The financial services industry relies more on information technology than any other sector. That makes perfect sense given the high-speed and detail-oriented nature of the industry. Unfortunately, it’s costing a lot more to protect and maintain financial data these days.
Many bankers love blockchain for its potential to maximize efficiency and productivity while slashing costs and security risks. But the crypto-currencies, such as the (in)famous bitcoin, tied to it? Not so much—at least not across the board. While giving the thumbs up to distributed ledger technology for its advantages in areas such as trade finance, industry leaders are maintaining a wary eye on cryptos, due to disadvantages such as volatility.
Combating money laundering is no longer a choice but a must for banks. But the effort that must go into fighting it is daunting. How can technology, especially artificial intelligence and machine learning, battle the costs and drains on monetary and human resources required for AML compliance, making the whole process a lot easier and more effective? Can AI be trusted to do the job right?
All over the world, regulations have been implemented to protect economies, especially following the major recession 10 years ago. But unfortunately they have not always been executed in concert, leading to costly regulatory fragmentation. Banks have been particularly hard hit by the costs of compliance to misaligned regulation, with resources being drained away from more productive areas. But there are ways to mend these divergences, starting with cooperation between regulators.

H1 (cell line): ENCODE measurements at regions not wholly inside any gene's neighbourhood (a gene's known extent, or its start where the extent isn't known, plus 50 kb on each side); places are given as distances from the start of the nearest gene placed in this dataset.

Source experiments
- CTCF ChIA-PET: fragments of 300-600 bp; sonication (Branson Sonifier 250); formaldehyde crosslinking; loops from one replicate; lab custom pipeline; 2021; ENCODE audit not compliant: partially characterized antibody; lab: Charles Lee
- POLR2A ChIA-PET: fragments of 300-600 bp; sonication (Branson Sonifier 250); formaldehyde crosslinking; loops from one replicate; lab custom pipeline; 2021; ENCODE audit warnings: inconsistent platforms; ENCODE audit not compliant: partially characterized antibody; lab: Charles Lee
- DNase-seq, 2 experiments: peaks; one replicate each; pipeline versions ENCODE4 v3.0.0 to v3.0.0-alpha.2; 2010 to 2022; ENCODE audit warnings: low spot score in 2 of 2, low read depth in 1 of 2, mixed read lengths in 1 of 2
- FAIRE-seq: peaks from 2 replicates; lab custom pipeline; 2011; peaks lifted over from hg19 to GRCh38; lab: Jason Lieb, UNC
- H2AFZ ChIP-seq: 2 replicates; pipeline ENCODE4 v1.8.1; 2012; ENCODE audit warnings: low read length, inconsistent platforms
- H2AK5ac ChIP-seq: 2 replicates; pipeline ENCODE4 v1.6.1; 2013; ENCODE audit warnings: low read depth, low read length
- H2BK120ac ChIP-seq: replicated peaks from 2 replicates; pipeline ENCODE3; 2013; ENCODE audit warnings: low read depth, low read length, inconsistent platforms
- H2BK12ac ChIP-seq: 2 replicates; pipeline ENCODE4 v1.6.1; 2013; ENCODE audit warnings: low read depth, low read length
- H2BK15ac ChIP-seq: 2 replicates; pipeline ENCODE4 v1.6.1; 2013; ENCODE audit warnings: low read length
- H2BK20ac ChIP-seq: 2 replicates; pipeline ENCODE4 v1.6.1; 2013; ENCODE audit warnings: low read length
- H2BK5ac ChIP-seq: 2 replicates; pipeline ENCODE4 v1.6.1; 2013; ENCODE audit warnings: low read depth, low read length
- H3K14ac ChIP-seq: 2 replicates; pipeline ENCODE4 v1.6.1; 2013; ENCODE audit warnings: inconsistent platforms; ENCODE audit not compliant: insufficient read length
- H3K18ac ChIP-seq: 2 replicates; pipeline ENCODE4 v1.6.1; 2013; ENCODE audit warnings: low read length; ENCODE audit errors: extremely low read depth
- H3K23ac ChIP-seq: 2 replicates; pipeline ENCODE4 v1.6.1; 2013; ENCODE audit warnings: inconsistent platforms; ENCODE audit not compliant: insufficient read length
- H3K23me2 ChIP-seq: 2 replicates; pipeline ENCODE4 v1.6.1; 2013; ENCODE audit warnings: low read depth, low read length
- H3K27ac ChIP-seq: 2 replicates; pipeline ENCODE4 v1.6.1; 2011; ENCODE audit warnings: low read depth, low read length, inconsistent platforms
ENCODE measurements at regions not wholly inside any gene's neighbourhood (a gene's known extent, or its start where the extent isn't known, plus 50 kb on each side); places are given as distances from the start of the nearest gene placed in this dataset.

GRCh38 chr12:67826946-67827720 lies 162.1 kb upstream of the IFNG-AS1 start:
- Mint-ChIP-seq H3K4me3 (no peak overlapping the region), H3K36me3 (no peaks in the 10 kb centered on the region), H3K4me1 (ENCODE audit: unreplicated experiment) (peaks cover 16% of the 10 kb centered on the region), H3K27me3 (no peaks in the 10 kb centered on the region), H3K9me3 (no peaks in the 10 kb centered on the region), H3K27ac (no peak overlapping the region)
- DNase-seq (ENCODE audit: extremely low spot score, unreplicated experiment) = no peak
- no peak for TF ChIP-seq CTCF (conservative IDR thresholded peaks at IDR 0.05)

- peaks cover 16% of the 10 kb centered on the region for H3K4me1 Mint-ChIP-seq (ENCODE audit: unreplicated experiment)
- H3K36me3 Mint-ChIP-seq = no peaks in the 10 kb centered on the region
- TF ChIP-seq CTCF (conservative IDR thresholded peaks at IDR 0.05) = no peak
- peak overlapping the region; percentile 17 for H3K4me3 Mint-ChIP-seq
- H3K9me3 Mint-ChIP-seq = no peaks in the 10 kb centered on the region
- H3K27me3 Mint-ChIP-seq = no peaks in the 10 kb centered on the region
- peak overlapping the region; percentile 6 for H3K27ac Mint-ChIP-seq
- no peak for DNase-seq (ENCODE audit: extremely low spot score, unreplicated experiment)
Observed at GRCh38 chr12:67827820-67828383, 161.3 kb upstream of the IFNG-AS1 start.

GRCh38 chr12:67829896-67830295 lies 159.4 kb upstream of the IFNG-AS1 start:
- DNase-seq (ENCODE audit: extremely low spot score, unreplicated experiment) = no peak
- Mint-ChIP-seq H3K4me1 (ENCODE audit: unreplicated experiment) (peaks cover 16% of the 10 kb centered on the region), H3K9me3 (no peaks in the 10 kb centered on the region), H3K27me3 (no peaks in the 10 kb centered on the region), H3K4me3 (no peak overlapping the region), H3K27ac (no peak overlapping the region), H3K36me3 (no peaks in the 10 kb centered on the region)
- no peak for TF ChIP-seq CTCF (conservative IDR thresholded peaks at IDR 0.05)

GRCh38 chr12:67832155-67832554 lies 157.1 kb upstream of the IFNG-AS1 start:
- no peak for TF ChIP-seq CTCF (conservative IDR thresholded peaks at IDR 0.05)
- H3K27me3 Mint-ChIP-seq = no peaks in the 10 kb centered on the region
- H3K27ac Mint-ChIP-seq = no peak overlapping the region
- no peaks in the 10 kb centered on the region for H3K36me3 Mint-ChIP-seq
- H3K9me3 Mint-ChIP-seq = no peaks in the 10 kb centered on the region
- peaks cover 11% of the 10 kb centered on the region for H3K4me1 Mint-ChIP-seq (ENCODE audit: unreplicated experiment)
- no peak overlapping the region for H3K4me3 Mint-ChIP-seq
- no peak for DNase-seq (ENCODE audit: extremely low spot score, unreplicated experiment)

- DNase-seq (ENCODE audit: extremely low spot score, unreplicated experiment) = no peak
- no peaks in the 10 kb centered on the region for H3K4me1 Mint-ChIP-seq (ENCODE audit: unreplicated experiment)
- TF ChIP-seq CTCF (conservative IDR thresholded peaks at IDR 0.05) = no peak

Blockchain—a cryptographic, decentralized distributed ledger system—is gaining acceptance and prestige as its multiple advantages, such as immutability, become clear, even to normally cautious financial organisations. But it isn’t all smooth sailing. Especially in Europe, some of the new data and privacy regulations clash head-on with blockchain and its attendant crypto-currencies. Can the technology overcome these hurdles and continue on its path toward broad, industry-wide adoption?
How can banks and financial institutions get through to the generation born in the 1980s and 1990s, the so-called “millennials”, also known as Generation Y, given their shorter attention spans and distrust of brand loyalty?
Anyone working in banking knows that customer expectations are charging ahead at full throttle, fuelled by technology advances. Fortunately banks can use innovations such as AI and IoT to meet customers where they are at, and a recent Fujitsu report shows they are doing—or planning to do—just that. So what can we reasonably expect banking to become as a result of this transformative process?
Cobalt, that versatile ferromagnetic metal, has experienced its own evolution; no longer used just to provide blue colour for glass and ceramics, it is today highly valued as a necessary ingredient for making those prized electric-car and smartphone batteries tick. Cobalt has seen its price rise and fall over recent years, but the current trend is in an upward direction as demand outpaces supply.